Although the amount of CO2 that can be dissolved in water decreases as the temperature rises, this equilibrium will still hold. Chemists call this a supersaturated solution: The water is holding onto more CO2 than it would absorb at that temperature. It has nowhere to go until you open the bottle, or the pressure of the gas breaks or bursts the bottle. Plastic bottles and metal cans are incredibly strong, but they do burst. You'll see this phenomenon if you leave a can of Coke in a hot car for a long time.

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Colin McDonald/CNET

One odd quirk of carbonation is what happens if you freeze a carbonated drink: The bottle or can usually bursts. Given that cold water holds more CO2 than warm, you might expect the opposite to happen. But cold water and ice are not the same thing, and CO2 is not soluble in ice. When you freeze a bottle of soda, the water freezes and forces out the CO2. This creates a huge amount of gas pressure inside the can. Eventually, the combination of this pressure and the expansion of the ice (which is less dense than water) will burst the bottle or can. That's why you don't freeze sodas.

It also explains the effectiveness of giving someone a can of soda that has been in the freezer for a bit so it gushes out when they open it. The near-freezing soda is pushing the CO2 out, which creates the pressure for the prank to work.

When you open a can or bottle of soda, you break the equilibrium. The gas rushes out and reduces the pressure on the water surface. Suddenly, the CO2 dissolved in the water has somewhere to go, so it starts to escape. It doesn't just rush out of the top, though. Small bubbles form that grow larger as they rise. That's because these bubbles are small surfaces in the water, and more of the CO2 rushes in as they rise.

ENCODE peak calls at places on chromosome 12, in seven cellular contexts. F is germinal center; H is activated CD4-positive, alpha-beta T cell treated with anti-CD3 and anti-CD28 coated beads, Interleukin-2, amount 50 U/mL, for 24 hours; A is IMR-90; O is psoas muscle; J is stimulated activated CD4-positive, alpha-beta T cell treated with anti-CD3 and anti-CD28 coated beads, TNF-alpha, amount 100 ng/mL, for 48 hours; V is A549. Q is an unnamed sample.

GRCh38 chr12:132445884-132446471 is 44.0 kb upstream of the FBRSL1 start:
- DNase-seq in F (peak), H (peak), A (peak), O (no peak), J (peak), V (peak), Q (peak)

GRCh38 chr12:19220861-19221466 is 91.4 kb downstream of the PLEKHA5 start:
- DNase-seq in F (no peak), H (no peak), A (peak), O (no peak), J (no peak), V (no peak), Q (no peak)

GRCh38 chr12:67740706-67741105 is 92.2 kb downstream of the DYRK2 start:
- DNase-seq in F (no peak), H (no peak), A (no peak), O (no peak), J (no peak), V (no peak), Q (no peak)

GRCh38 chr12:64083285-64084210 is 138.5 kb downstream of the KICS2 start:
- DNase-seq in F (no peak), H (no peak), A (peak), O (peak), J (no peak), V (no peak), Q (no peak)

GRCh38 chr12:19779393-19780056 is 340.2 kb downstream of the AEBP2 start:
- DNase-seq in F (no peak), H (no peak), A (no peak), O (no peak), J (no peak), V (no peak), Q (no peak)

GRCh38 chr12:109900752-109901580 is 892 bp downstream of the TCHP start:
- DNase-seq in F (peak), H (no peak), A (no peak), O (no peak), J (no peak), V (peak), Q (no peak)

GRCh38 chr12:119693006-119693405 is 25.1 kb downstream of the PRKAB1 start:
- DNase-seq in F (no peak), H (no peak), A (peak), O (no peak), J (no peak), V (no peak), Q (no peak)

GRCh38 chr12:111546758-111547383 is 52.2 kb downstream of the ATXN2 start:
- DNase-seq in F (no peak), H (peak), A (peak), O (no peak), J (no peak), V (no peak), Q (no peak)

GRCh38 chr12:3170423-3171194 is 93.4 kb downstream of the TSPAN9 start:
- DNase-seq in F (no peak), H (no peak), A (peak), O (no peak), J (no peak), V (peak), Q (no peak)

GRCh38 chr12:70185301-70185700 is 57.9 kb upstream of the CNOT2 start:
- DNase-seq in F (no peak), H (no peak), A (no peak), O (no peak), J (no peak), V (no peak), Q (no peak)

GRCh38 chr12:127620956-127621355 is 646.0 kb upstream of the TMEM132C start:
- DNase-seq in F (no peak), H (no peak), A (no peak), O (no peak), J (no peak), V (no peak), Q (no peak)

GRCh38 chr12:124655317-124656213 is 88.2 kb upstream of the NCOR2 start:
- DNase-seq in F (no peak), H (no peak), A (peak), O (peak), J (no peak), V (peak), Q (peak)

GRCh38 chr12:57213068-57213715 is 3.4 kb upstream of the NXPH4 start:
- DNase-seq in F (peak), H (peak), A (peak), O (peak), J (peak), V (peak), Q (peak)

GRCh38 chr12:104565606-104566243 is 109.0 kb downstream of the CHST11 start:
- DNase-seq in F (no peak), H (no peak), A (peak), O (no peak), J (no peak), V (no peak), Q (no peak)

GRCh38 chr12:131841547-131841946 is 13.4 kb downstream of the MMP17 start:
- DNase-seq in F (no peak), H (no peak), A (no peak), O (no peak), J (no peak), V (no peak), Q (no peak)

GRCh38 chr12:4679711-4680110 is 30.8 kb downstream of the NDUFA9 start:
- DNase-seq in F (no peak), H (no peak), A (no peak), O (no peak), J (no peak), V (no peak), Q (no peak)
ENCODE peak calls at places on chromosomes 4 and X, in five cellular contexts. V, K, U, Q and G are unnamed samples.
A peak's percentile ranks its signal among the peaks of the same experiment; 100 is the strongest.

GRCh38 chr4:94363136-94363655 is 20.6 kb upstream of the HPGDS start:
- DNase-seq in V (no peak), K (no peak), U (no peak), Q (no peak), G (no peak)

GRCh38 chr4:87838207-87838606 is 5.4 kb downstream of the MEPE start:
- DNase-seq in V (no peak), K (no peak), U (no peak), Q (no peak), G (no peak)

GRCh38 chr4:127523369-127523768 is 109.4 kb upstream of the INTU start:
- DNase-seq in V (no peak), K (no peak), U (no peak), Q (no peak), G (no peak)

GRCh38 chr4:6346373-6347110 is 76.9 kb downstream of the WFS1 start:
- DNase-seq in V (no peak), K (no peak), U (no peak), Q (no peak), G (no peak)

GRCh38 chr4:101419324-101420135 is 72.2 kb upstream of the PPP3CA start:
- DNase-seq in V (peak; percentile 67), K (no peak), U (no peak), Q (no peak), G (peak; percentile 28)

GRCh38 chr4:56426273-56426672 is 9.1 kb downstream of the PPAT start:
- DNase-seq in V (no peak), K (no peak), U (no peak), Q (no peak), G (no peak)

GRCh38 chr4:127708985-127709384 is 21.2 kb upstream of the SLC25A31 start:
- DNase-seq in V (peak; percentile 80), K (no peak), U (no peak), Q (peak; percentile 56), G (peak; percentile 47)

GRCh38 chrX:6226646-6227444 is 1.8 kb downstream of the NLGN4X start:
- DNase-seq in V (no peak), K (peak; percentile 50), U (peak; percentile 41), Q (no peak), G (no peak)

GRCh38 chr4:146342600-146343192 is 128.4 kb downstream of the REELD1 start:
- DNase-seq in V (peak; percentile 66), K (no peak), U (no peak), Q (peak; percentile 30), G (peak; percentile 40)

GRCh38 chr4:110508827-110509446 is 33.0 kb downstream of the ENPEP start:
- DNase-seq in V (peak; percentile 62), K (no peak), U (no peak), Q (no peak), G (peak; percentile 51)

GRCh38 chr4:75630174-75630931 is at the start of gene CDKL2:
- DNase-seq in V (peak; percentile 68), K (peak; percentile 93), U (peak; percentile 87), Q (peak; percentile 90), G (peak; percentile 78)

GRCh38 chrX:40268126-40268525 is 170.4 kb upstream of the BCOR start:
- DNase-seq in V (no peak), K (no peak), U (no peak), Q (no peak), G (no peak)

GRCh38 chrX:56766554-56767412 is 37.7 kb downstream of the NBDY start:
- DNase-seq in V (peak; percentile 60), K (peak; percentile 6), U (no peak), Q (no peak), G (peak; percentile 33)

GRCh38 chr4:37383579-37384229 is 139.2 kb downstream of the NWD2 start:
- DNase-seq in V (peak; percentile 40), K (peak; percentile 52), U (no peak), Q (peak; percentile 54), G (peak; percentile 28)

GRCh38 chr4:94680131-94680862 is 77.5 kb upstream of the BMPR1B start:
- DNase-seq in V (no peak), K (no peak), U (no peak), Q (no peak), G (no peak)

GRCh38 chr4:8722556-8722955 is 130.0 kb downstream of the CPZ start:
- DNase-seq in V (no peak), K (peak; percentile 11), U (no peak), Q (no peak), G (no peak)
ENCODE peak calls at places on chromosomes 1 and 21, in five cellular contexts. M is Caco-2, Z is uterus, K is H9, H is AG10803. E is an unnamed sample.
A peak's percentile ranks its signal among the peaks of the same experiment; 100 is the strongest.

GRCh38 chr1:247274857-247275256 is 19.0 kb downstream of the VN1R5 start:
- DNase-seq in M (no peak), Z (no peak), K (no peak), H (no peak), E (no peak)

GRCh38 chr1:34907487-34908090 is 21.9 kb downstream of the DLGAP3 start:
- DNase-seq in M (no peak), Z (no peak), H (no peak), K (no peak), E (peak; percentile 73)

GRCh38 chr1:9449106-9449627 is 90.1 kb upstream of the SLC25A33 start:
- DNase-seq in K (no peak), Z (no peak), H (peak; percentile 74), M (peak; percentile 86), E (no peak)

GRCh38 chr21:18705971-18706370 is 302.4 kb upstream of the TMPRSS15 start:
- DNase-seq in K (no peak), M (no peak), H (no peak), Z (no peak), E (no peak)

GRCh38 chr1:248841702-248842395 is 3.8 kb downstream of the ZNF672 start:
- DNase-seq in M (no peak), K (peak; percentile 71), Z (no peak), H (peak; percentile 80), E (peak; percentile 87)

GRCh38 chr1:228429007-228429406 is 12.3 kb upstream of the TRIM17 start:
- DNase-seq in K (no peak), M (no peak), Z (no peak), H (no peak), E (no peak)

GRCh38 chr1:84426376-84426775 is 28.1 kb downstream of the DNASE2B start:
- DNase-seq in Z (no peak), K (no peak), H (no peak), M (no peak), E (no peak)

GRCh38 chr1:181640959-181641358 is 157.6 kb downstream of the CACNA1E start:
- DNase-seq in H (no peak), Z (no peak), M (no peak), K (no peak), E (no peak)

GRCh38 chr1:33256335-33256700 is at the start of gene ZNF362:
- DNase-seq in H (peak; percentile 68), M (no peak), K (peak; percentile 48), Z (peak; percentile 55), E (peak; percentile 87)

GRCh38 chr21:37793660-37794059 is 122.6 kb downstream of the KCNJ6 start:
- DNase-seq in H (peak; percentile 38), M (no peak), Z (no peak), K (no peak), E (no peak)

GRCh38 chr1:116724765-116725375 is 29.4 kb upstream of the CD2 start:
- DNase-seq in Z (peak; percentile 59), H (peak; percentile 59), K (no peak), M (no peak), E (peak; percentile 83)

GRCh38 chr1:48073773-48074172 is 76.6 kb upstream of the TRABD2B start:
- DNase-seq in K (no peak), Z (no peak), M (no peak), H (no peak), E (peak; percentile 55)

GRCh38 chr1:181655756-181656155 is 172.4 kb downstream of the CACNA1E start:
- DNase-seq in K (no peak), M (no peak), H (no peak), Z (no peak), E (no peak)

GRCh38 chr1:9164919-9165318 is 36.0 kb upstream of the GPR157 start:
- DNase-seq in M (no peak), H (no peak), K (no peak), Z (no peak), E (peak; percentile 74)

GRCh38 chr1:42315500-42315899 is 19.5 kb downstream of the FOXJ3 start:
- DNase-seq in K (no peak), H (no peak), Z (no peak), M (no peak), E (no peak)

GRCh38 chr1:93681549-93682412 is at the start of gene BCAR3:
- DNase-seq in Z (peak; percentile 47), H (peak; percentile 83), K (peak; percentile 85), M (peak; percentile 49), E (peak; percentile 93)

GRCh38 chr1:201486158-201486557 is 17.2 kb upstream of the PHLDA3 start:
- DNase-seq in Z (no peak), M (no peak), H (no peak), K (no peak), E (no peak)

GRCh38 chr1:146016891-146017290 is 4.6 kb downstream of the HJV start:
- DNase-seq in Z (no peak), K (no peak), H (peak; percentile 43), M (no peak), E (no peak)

These bubbles don't just form anywhere, though. They usually start on the surface of the glass, bottle or can that the drink is in because tiny imperfections in the surface form a spot for the minute starter bubbles to form. That's why you see streams of bubbles rising up: Bubbles form on these imperfections until they are large enough that they break off and rise up, and a new bubble forms on the imperfection, and so on.

This is also why the party trick of creating a soda fountain by dropping a mint into a bottle works, because the surface of the mint is covered in imperfections, which creates a sudden rush of bubbles and a fountain of soda.

All about the acid

Carbonation is not just about bubbles, though. The process also changes the taste of the water by creating a sharp, tangy flavor that can complement some drinks. What you may not realize is that this is caused by an acid. When the CO2 dissolves in the water, some of it reacts with the water (with a chemical formula of H20) to form carbonic acid (chemical formula H2CO3). This is a fairly weak acid, but it is an important part of the process because it gives fizzy water the bite that some find appealing. Carbonic acid also has a mild antibiotic effect that prevents bacteria from growing in the water.

Another interesting chemical aside: Until recently, scientists thought that carbonic acid could not exist on its own outside of water. They thought that, without the water that it's normally dissolved in, it would immediately break down. But in 2011, scientists managed to isolate carbonic acid and create stable solid and gaseous carbonic acid for the first time. It's amazing to think that in every sip of fizzy water there's a substance that scientists didn't isolate until this decade. Sometimes, even the mundane and everyday aspects of appliance science can contain surprises...